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  10. Atheism and Unbelief: Different Ways to Apply the Evolutionary Framework.Lluis Oviedo - 2019 - Studia Humana 8 (3):7-20.
    Religion has been intensely studied in the last years inside an evolutionary frame, trying to discern to what extent it contributes to fitness or becomes an adaptive entity in its own. A similar heuristic can be tried regarding the opposite tendency: unbelief and atheism, since these cultural phenomena could help to better adapt to some social settings or become an adaptive socio-cultural niche on its own. The present paper examines some scenarios in which that question makes sense: the tradition of (...)
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  11. Can the Sense of Agency Be a Marker of Free Will?Paweł Balcerak - 2019 - Studia Humana 8 (2):69-78.
    In this paper, I will analyse the relation between a sense of agency and free will. It is often proposed that by investigating the former, we can find a way of judging when an action is voluntary. Haggard seems to be one of the authors believing so. To answer if this assumption is correct, I will: 1) analyse the categories of free will and agency; 2) define the sense of agency; 3) describe ways of investigating the sense of agency; 4) (...)
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  12. On Computers and Men.Tomasz Goban-Klas - 2019 - Studia Humana 8 (2):79-83.
    The title of the article was inspired by the novel by John Steinbeck “Of Mice and Men” and the poem by Robet Burns about the deception of human plans. Even the best of them often lead astray, or their far-reaching negative effects are revealed. As it seems, nowadays nature and men are in a breakthrough period – in the geological sense between the old and the new era, the Holocene and the Anthropocene, in the cultural sense – between the analogue (...)
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  13. Moral Considerability and Decision-Making.Magdalena Hoły-Łuczaj - 2019 - Studia Humana 8 (2):47-54.
    The paper revisits metaphysical and deontological stances on moral considerability and offers a new criterion for it – “affectability”, that is a capacity of an agent to affect a considered entity. Such an approach results in significant changes in the scope of moral considerability and is relevant for discussing the human position in the Anthropocene. This concept, given especially the assumption of the directness of moral considerability, is also substantial for the decision making process on the ethical, as well as (...)
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  14. Dispute Over Logistic Between Jan Łukasiewicz and Augustyn Jakubisiak. Why Was It Important?Bartłomiej K. Krzych - 2019 - Studia Humana 8 (2):16-24.
    Augustyn Jakubisiak, Polish priest, philosopher and theologian, undertook polemics with Jan Łukasiewicz, whom he knew personally. A dispute concerning the so-called logistics and its relationship with philosophy developed between the two. The most important arguments were laid out, primarily in the following works: in the case of Jakubisiak, in the book From Scope to Content and in the case of Łukasiewicz, in the texts Logistics and Philosophy and In the Defense of Logistics. Jakubisiak criticized logistics for its anti-metaphysical, anti-theological and (...)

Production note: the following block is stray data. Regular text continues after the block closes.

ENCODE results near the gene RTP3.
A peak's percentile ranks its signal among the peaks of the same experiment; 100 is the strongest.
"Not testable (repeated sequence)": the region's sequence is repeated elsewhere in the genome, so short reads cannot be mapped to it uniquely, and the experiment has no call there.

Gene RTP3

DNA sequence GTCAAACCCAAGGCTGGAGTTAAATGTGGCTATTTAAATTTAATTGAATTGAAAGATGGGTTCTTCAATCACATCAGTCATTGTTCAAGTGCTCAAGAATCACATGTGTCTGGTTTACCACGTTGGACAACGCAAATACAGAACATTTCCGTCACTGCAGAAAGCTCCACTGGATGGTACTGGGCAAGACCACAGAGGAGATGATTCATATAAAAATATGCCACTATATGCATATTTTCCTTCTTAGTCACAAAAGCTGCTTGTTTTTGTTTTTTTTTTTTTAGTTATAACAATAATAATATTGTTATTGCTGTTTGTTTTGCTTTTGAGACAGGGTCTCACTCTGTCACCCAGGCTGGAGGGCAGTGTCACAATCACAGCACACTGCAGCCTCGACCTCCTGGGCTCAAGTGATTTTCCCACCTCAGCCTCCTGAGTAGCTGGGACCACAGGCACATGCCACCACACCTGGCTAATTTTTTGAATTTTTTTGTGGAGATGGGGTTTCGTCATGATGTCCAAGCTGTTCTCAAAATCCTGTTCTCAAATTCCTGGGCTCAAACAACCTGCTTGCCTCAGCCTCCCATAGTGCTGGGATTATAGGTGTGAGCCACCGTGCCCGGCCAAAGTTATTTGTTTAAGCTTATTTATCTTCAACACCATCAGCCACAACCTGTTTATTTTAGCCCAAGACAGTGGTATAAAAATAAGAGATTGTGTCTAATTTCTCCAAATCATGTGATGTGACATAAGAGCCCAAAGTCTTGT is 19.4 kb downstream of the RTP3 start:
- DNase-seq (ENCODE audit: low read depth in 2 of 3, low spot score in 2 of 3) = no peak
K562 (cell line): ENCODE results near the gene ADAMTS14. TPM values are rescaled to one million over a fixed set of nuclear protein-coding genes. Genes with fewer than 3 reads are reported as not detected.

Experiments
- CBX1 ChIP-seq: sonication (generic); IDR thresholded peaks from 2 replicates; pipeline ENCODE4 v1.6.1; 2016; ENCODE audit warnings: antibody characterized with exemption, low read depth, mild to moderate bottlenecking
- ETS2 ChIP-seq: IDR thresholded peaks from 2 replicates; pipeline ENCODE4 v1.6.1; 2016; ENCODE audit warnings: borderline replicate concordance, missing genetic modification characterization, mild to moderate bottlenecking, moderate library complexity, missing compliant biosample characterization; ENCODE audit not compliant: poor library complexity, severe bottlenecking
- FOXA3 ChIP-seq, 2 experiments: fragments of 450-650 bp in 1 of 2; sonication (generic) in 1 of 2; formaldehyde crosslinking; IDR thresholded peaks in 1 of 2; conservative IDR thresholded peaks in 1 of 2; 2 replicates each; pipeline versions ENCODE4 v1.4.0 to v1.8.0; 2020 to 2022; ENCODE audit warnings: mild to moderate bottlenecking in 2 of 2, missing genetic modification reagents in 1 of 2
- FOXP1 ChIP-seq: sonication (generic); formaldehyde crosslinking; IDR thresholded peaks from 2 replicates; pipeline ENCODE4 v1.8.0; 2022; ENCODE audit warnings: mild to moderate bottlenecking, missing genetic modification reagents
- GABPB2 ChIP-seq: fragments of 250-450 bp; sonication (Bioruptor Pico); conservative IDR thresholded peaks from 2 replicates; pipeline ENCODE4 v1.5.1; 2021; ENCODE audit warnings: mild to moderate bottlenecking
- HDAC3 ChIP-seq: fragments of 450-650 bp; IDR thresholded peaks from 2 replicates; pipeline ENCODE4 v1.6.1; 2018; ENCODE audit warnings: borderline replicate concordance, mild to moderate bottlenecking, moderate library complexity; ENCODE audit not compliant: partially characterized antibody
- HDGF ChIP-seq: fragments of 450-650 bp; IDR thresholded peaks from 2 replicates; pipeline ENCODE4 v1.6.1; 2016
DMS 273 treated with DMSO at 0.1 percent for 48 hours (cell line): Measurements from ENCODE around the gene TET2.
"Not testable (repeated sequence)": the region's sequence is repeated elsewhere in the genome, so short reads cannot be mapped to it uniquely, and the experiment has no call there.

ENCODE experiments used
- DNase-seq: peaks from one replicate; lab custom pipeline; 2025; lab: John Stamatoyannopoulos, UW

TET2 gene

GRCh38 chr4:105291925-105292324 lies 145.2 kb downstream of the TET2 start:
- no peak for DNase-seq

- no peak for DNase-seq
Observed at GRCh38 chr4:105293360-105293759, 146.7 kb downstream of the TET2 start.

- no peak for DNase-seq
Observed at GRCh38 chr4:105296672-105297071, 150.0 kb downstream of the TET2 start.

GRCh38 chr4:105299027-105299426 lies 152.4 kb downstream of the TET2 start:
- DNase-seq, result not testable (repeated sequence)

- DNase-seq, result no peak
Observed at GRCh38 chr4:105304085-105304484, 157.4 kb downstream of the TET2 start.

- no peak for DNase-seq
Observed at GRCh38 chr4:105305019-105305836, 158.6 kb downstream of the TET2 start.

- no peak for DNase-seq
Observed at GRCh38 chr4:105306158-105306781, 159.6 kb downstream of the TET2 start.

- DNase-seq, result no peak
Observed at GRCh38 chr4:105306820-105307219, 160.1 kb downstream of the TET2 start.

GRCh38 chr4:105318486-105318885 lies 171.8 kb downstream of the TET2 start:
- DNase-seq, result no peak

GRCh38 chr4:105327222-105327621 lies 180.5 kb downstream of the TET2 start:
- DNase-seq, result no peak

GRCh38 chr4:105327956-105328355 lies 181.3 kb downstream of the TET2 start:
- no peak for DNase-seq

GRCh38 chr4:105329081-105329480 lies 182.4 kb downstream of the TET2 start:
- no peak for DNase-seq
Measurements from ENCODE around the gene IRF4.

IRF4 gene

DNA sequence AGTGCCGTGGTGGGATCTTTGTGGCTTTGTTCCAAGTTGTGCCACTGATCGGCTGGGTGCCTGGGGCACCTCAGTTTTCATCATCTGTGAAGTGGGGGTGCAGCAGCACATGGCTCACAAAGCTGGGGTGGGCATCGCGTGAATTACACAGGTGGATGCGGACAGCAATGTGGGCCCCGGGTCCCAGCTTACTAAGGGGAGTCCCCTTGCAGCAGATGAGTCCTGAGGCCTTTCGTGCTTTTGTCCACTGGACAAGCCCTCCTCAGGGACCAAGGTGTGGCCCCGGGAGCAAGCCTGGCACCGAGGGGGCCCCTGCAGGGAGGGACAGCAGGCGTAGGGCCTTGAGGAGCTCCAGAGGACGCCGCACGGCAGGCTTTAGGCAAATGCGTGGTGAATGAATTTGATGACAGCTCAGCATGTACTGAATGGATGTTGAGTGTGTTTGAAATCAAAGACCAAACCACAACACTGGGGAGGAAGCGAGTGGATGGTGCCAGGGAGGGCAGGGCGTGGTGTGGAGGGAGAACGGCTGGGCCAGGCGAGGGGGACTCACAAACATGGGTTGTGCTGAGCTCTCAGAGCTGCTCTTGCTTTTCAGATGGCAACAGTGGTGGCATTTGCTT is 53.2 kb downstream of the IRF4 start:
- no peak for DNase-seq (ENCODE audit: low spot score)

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  15. About Possible Benefits From Irrational Thinking in Everyday Life.Magdalena Michalik-Jeżowska - 2019 - Studia Humana 8 (2):32-46.
    In this work, no denying the role, or even more so, the value of rational thinking, it is assumed that it is not the only effective tool for man to achieve his valuable goals. It is conjectured here that sometimes irrational thinking is an equally good means of achieving them. In the light of these assumptions, the goal of my work is to indicate the benefits that may be the result of irrational thinking in the colloquial domain of everyday human (...)
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  16. Practical Rationality – its Nature and Operation.Andrzej Niemczuk - 2019 - Studia Humana 8 (2):55-68.
    The article presents a proposal of explanation what practical rationality is, how it works and what are its criteria. In order to define practical rationality, the author starts from the general characteristics of reason, and then in the realm or reason activity distinguishes practical rationality from theoretical rationality. The necessary conditions of practical rationality are presented, as well as its standing between freedom and values. Next, the sources and nature of practical reasons are characterized, as well as their relation to (...)
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  17. The Analogy in Decision-Making and the Implicit Association Bias Effect.Nataliia Reva - 2019 - Studia Humana 8 (2):25-31.
    The author stands that thinking by analogy is a natural instrument human have because of the mirror neurons in our brain. However, is it that infallible to rely on? How can we be sure that our hidden biases will not harm our reflections? Implicit Association Bias, for instance, is a powerful intruder that affects our understanding, actions, and decisions on the unconscious level by cherishing the stereotypes based on specific characteristics such as ethnicity, sex, race, and so on. To check (...)
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  18.  2
    Logical Determinacy Versus Logical Contingency. The Case of Łukasiewicz’s Three-Valued Logic.Andrew Schumann - 2019 - Studia Humana 8 (2):8-15.
    In constructing the three-valued logic, Jan Łukasiewicz was highly inspirited by the Aristotelian idea of logical contingency. Nevertheless, we can construct a four-valued logic for explicating the Stoic idea of logical determinacy. In this system, we have the following truth values: 0, 1, 2, 3, where the designated truth value is represented by the two values: 2 and 3.
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  19. Preface: Philosophical Basis for Making Decisions.Andrew Schumann & Jan Woleński - 2019 - Studia Humana 8 (2):1-2.
    It is a Preface to Volume 8:2 consisting of articles presented at the International Interdisciplinary Conference anniversary of the birth of Jan Łukasiewicz, Rzeszów, Poland.